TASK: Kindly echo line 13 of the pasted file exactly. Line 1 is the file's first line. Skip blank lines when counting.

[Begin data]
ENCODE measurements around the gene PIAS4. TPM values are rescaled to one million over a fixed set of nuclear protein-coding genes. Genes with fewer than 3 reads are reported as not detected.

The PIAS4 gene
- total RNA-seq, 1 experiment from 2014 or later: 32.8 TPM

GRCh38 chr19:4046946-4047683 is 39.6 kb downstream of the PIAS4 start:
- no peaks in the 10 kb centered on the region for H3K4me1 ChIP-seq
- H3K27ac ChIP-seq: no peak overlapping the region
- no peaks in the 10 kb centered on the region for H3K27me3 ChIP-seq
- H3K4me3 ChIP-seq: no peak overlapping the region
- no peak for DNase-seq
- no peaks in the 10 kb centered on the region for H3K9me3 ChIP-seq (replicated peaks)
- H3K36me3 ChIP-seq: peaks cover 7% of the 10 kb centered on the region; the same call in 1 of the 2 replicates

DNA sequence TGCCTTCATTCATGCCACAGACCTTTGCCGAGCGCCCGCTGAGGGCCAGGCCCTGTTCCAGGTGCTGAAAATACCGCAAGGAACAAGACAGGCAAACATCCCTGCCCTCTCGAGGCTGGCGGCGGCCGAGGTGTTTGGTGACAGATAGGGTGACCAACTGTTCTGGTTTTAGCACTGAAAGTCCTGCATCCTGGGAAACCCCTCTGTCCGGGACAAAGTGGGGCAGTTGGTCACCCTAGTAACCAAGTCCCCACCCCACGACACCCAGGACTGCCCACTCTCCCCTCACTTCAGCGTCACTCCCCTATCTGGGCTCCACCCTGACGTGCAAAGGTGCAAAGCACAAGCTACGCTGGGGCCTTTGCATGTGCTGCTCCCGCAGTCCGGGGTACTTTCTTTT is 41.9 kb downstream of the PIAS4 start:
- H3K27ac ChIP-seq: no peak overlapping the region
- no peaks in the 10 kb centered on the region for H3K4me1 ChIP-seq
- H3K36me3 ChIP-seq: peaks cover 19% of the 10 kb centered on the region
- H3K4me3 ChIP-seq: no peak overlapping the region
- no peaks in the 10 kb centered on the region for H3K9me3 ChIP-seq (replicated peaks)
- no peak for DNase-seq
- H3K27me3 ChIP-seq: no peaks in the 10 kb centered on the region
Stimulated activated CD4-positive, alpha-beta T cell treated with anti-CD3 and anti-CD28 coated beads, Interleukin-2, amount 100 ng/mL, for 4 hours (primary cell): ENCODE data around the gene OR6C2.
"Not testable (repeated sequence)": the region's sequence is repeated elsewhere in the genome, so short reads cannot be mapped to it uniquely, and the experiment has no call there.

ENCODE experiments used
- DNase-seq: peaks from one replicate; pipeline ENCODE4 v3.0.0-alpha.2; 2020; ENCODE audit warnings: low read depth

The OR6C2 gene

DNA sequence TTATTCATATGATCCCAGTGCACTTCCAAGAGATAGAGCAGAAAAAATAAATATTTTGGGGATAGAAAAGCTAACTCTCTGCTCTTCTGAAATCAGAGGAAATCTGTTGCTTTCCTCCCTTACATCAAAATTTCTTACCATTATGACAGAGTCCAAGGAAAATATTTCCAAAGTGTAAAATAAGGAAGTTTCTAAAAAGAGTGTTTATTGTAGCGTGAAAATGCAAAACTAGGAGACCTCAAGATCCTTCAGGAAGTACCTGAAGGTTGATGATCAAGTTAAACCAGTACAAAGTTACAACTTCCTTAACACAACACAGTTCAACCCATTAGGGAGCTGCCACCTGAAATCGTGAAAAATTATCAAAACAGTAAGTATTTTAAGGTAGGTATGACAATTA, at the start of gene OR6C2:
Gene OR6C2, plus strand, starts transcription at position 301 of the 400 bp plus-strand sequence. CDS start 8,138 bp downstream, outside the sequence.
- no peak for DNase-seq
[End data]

- H3K27ac ChIP-seq: no peak overlapping the region